His rise to the top was meteoric. People loved him. He was a no-nonsense, "I don't give a shit what you think", type of performer. The greatest sports-entertainer of all-time. His record, and the money he drew, speaks for itself. During that 5-7 year run, nobody made more $$$ than Austin. He was untouchable. Yes he had his injuries that led to him changing his style, but the premise was the same. He went out and kicked ass. Raised hell. And the crowd reactions to him were insane.

The polar opposite actually to someone who went on to become Austin's greatest rival. The chemistry he had with The Rock was untouchable. It was electrifying. You could tell by watching them that there was something special between them - even when they were feuding over the Intercontinental Championship back in 1997.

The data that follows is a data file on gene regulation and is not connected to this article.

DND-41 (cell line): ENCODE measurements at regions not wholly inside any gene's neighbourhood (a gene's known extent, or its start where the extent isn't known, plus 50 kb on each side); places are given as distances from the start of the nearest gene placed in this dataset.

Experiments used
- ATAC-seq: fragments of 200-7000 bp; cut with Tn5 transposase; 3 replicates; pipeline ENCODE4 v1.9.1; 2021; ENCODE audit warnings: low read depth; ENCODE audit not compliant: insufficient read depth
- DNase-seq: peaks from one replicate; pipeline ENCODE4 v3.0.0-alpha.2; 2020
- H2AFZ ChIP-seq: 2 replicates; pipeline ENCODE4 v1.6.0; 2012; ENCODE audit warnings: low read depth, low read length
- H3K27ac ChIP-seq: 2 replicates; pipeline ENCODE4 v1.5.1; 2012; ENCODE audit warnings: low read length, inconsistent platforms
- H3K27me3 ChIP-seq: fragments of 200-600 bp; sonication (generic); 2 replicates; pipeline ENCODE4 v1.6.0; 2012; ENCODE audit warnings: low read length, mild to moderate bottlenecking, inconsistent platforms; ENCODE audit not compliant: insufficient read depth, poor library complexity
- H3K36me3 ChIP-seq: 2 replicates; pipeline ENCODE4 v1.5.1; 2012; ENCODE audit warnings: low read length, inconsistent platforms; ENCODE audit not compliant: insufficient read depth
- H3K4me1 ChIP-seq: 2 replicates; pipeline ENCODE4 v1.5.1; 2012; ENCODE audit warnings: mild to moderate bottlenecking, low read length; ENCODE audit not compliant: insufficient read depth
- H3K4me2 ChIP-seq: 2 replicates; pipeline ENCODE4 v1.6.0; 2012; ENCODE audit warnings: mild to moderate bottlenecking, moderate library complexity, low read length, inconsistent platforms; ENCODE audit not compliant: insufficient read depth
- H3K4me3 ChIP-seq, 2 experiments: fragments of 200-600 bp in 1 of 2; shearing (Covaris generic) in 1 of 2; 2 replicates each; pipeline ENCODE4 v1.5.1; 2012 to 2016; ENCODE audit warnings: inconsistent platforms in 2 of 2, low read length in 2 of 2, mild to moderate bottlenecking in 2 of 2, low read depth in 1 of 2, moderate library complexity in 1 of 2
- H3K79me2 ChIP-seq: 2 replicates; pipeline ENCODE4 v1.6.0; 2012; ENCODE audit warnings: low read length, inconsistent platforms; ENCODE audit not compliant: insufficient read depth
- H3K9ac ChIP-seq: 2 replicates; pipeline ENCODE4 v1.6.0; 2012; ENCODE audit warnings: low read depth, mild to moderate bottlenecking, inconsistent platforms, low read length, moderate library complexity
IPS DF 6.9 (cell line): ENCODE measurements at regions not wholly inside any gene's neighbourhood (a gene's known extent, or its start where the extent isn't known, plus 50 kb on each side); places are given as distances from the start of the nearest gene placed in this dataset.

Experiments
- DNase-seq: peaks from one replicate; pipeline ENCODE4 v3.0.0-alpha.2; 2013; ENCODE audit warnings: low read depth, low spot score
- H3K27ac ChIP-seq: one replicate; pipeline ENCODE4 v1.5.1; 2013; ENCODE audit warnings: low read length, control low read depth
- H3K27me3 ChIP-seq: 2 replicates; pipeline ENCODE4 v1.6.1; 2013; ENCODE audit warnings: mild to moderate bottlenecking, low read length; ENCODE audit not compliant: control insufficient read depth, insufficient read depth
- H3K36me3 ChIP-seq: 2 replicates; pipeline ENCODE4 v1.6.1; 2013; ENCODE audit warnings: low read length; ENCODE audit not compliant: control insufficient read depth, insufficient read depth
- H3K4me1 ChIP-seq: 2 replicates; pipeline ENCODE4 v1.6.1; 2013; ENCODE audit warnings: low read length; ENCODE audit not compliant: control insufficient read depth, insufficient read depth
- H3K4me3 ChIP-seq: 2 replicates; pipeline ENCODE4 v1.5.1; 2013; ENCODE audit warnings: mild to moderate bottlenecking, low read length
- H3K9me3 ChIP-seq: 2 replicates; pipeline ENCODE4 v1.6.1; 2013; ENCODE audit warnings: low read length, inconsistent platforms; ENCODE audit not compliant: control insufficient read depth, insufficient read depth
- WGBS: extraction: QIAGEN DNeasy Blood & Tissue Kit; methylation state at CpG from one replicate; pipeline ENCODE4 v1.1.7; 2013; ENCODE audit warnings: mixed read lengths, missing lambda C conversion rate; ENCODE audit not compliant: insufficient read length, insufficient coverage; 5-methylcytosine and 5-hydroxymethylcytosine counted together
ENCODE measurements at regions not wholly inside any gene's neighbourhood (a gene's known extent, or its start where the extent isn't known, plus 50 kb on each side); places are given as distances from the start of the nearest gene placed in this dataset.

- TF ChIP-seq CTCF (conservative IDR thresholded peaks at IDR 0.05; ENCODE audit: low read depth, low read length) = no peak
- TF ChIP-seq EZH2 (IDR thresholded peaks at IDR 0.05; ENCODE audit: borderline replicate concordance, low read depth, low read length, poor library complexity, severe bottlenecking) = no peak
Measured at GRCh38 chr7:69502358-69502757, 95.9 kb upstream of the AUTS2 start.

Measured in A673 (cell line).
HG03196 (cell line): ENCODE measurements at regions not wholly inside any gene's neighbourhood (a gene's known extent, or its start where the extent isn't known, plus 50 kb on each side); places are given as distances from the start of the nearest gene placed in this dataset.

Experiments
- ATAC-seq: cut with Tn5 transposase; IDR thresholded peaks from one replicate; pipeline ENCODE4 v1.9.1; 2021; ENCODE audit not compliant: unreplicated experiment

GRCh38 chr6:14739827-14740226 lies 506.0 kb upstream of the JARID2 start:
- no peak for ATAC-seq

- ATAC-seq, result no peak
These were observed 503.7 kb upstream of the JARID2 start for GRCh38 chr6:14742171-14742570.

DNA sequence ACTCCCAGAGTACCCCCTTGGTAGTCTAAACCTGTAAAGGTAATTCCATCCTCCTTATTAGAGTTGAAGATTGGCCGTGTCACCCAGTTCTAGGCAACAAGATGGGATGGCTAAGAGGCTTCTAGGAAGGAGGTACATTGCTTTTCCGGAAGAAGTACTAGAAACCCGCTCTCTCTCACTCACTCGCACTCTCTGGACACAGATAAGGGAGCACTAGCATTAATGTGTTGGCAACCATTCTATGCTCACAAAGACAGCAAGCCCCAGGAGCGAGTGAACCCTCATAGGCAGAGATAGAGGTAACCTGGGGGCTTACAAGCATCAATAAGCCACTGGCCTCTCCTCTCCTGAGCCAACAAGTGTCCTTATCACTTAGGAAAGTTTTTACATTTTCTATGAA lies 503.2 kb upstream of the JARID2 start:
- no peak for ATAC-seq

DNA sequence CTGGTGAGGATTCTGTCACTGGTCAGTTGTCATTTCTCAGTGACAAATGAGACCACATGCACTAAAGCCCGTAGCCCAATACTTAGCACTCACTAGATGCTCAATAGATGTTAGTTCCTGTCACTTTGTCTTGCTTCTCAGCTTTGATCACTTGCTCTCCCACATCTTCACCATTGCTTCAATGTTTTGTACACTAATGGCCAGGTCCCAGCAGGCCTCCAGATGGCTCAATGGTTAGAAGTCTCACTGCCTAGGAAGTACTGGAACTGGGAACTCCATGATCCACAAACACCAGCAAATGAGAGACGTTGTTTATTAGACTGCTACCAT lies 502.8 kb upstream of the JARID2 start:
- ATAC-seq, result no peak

Rock had to overcome a hell of a lot before he even got to that stage though. When he debuted, people weren't really interested in the blue chipper. They resented him. Remember Die Rocky Die? A bit harsh wasn't it?! Like Austin, Rock worked his ass off to earn the respect and adulation of the fans. Yes, fans. Not the "WWE Universe". Fans. That's what we are, you patronising dicks.



Rock was a brilliant heel. A smarmy, good-looking, incredible athlete who wasn't shy in telling us how good he was. Crowning himself "the People's Champion" was a smart touch. He could draw immense heat and putting him with established guys like Ron Simmons and the Godfather helped him to look even better.

It might not have seemed like it at the time, but the WWF did the right thing by sticking with Rock and keeping him as "a bad guy".His work with the Nation against DX was tremendous, then pairing him briefly with Austin (to test the waters for a later main-event program) was genius. Rock excelled as that dick heel. He was brilliant at it.